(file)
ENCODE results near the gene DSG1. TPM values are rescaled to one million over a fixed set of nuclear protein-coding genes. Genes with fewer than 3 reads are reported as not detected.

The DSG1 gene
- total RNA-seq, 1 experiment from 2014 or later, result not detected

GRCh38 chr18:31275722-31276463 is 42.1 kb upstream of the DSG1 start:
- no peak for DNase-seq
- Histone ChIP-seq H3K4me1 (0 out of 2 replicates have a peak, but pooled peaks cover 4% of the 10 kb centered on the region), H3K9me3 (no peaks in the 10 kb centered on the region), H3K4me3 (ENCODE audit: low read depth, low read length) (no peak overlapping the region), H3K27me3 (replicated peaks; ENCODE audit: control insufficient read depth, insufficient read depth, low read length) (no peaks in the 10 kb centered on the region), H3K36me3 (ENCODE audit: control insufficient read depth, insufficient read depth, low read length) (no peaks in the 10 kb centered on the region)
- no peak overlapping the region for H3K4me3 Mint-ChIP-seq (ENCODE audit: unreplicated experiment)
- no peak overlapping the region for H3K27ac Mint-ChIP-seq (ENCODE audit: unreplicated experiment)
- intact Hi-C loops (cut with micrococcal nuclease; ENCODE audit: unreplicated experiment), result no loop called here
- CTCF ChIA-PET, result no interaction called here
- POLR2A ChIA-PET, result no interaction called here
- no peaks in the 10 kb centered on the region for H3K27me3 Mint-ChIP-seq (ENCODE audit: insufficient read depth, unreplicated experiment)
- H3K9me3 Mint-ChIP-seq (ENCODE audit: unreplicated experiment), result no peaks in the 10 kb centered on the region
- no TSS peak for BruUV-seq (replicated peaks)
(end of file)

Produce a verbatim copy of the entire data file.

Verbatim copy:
ENCODE results near the gene DSG1. TPM values are rescaled to one million over a fixed set of nuclear protein-coding genes. Genes with fewer than 3 reads are reported as not detected.

The DSG1 gene
- total RNA-seq, 1 experiment from 2014 or later, result not detected

GRCh38 chr18:31275722-31276463 is 42.1 kb upstream of the DSG1 start:
- no peak for DNase-seq
- Histone ChIP-seq H3K4me1 (0 out of 2 replicates have a peak, but pooled peaks cover 4% of the 10 kb centered on the region), H3K9me3 (no peaks in the 10 kb centered on the region), H3K4me3 (ENCODE audit: low read depth, low read length) (no peak overlapping the region), H3K27me3 (replicated peaks; ENCODE audit: control insufficient read depth, insufficient read depth, low read length) (no peaks in the 10 kb centered on the region), H3K36me3 (ENCODE audit: control insufficient read depth, insufficient read depth, low read length) (no peaks in the 10 kb centered on the region)
- no peak overlapping the region for H3K4me3 Mint-ChIP-seq (ENCODE audit: unreplicated experiment)
- no peak overlapping the region for H3K27ac Mint-ChIP-seq (ENCODE audit: unreplicated experiment)
- intact Hi-C loops (cut with micrococcal nuclease; ENCODE audit: unreplicated experiment), result no loop called here
- CTCF ChIA-PET, result no interaction called here
- POLR2A ChIA-PET, result no interaction called here
- no peaks in the 10 kb centered on the region for H3K27me3 Mint-ChIP-seq (ENCODE audit: insufficient read depth, unreplicated experiment)
- H3K9me3 Mint-ChIP-seq (ENCODE audit: unreplicated experiment), result no peaks in the 10 kb centered on the region
- no TSS peak for BruUV-seq (replicated peaks)